Wednesday, August 22, 2007

Scattershot Fest Notes

The music was incredible.

This was the best fest for music in years. Some fests are about the camping for me. But in this one, musician after musician wowed me, from bluesmen like Toby Walker (what an incredible afternoon set) and Pat Wictor to singer-songwriters like Diana Jones and Jack Williams. Bands ranged from modern acts like Son Volt to the incredible Texas swing of the Quebe Sisters Band. And the headliners – Doc Watson. Mavis Staples. You can’t go wrong with that kind of talent.

One of my favorite acts was Jonathan Edwards. No, not the presidential candidate, and not the guy who talks to dead folks, either. This is the Jonathan Edwards who wrote the song “Sunshine,” as in “Sunshine go away today/I don’t feel much like laughin’”—a song which, up until he sang it, seemed to me to have always existed, independent of its creator, whoever he was. It’s a good song, but I never expected to go nuts for it. But Edwards was firing on all cylinders, playing “Sunshine,” along with his funny “Shanty” and heartfelt “One Day Closer,” rounding out his set with John Prine’s “Let’s Talk Dirty in Hawaiian” and the Beatles’ “She Loves You.”

What can I tell you about “She Loves You”? It’s not a song I’d ever paid much attention to, but Edwards made it sparkle. He sings it with anguish and heartbreak, not wearing his pain on his sleeve like a lesser singer, but still finding ways to make it apparent. You can tell that the singer loves the girl he’s singing about, and he’s telling his friend not to take that love for granted. It’s bad enough she doesn’t love him – to have his friend throw her love away would be too much to bear. It was a revelation.

After his concert, he was signing CDs for people. The guy in front of me told him he’d seen him in Newport in ’75; another guy remembered a concert from the ‘80s. When it was my turn in line, I asked him to sign my CD, and said, “I’ve been a really big fan for almost an hour now.” It was funny (the whole band cracked up, and said they’d put it on the website; we’ll see), but it was also true. I had no idea who he was an hour before. Now I’d happy plunk down dough to see him again.

At camp, the Dunces were in good form (after years of camping without a Krewe name, we settled on Confederacy of Dunces a few years ago. We painted a poorly spelled banner and everything). Camp had plenty of food, beer, and other alcoholic delights, and better yet, we were camped right in front of our old friends Nick, Brian and Joyce – and their patron saint, Don Julio, of whom we all partook via shot glasses.

Fellow Dunce Greg volunteered for the first time this year, setting up, running, and breaking down lights and electrics for the main stage and the festival at large. Sadly, his duties took him away from us for a significant chunk of Fest, but it seemed like he met a ton of folks. I think Fest is a sort of family reunion for volunteers more than anybody – you can’t help but meet tons of people – and as good a feeling Fest gives the rest of us, I bet that’s even better. Of course, it’s mitigated a bit by working your tail off – in Greg’s case, quite a bit.

As for the rest of us, Kathy, Jay and I had a grand old time in our camp and wandering around visiting others. One night we set out a chair in front of camp. We put a beer on the chair, and I stood in the lane offering the beer to whoever’d sit down and tell us a good story. One taker told us about the time he cut off the tip of his finger in shop class – but no one believed him because he pretended to do the same thing the year before. Another guy started a stampede by riding his bicycle out west. His imitation of the stampeding cattle was worth the beer alone.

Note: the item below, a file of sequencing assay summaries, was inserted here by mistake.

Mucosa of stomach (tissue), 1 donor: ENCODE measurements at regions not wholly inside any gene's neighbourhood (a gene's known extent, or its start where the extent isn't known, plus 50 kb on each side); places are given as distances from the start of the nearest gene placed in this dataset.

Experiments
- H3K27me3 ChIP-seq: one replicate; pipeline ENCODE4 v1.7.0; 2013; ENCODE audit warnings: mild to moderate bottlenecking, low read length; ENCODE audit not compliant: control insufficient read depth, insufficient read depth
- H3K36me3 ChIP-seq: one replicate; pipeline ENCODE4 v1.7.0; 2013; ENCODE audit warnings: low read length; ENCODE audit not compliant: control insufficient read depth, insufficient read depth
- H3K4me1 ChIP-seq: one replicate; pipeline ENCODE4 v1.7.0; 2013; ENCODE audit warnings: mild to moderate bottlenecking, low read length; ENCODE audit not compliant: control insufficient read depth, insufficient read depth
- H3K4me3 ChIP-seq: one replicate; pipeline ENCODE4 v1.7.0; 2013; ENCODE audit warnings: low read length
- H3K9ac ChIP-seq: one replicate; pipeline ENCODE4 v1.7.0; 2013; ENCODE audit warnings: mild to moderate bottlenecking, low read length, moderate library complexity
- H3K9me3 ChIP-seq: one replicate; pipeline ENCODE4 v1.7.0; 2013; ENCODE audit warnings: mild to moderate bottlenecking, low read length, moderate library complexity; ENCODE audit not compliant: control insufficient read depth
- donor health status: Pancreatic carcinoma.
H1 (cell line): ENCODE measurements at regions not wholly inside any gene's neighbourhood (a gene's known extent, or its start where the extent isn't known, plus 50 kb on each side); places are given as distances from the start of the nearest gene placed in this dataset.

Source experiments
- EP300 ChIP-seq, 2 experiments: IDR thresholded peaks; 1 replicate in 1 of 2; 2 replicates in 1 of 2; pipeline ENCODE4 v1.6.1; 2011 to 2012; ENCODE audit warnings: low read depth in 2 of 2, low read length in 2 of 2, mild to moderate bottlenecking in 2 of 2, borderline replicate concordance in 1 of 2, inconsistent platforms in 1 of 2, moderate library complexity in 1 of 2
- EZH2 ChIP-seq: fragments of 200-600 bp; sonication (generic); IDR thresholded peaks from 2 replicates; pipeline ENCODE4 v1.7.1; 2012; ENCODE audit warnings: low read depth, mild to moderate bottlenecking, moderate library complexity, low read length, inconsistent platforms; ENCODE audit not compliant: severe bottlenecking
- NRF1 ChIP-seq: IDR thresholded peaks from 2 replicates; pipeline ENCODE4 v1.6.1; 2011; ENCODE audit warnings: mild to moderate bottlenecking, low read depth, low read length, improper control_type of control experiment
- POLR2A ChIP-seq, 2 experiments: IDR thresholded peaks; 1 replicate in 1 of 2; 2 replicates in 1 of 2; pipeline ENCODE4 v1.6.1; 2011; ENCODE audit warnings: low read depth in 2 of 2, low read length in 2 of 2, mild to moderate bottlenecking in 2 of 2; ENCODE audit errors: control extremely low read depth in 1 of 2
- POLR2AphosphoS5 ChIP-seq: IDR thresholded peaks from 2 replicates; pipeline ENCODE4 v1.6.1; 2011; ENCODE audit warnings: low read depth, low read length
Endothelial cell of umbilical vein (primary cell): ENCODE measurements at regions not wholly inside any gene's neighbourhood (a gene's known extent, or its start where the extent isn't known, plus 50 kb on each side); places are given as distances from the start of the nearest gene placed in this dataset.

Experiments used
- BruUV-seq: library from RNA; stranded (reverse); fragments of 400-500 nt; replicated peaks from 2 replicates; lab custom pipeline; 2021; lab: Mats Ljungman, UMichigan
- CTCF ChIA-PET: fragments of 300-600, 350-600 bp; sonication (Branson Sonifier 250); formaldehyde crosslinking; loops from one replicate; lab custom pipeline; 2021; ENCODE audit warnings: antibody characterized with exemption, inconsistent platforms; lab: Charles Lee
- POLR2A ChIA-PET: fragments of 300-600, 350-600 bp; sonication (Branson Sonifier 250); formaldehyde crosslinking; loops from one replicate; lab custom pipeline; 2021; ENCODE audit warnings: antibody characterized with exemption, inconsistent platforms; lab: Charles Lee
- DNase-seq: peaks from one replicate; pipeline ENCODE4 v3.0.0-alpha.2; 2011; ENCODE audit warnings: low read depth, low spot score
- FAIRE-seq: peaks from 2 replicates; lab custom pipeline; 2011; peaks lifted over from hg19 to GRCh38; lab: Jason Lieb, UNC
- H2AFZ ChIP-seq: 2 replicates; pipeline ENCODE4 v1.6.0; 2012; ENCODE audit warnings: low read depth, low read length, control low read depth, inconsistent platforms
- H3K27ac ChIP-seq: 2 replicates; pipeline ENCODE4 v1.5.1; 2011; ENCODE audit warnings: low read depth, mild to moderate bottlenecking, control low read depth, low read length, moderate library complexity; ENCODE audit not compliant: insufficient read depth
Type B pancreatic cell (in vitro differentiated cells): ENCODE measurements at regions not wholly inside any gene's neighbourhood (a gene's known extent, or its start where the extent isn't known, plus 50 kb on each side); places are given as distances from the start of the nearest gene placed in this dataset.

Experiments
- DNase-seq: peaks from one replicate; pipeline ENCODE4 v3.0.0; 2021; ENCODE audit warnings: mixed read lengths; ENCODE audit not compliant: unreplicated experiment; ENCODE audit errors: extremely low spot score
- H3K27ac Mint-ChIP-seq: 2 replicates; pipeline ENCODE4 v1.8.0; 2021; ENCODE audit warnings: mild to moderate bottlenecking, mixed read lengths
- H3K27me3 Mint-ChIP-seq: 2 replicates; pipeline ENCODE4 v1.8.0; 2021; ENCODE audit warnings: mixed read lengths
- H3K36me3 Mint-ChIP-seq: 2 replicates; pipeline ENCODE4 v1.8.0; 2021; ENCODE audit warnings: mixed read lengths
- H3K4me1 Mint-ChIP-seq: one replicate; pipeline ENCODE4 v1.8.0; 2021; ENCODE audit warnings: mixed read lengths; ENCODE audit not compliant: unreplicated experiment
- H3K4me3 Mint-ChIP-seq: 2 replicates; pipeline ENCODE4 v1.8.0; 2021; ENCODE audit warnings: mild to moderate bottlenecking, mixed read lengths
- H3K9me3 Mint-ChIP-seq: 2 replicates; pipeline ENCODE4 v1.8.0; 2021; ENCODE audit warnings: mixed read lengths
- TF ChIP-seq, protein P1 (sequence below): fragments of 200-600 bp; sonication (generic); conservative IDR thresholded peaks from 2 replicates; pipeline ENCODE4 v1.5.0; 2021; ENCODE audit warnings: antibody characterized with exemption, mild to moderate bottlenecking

At another point, I had some freshly cooked burgers to get rid of, since it was becoming obvious Greg wouldn’t be able to make it to dinner. I just asked out into the road, “What do you want on your cheeseburger?”

My first answer was one word: “Vegan.”

“Sooo…. Not even the cheese, then?”

No matter – soon the burgers were accepted by a couple of hungry guys, and we cleaned the grill and went back to the show.

Sunday’s concert was almost entirely wet. We caught an early showcase (when it was still dry) with John Flynn, Rick Palieri, Jack Williams and Liz Longley. Flynn got cheers with a Monkees parody about Bush: “Then I stole the race/now I’m the Decider.” It ain’t Shakespeare, but he knows his audience.

Soon, the rain was coming down, off and on at first, then constant. But covered up in ponchos and an umbrella, we caught great sets by Vance Gilbert, Baka Beyond, a gypsy band whose name escapes me (Les Yeux Noirs -- and I should add that Kathy enjoyed their hunkiness as much as I liked the hip-shaking ladies of Baka), and the Carolina Chocolate Drops. Soon after that, we decided to chuck it all and head back to camp.

It rained all night, but somehow people were still out and about. Deep into the night, I could hear a heavy rain pounding on our tent, but outside, near where the campfire was, there were people banging on some sort of drum, shouting “Won’t sleep! Don’t Stop!” or something like that. I began to think of them as amphibians – evil frogmen with drums hell-bent on keeping me awake.

In the morning I saw they’d moved a canopy near the fire so they could keep me awake in relative comfort. Evil frogmen, my ass.

That’s all for now. It was a hell of a Fest. Always is.


*I don't have any photos of my own this year -- the hammock photo is by Lisa Schaffer from the 2004 Fest that I found at the festival website.

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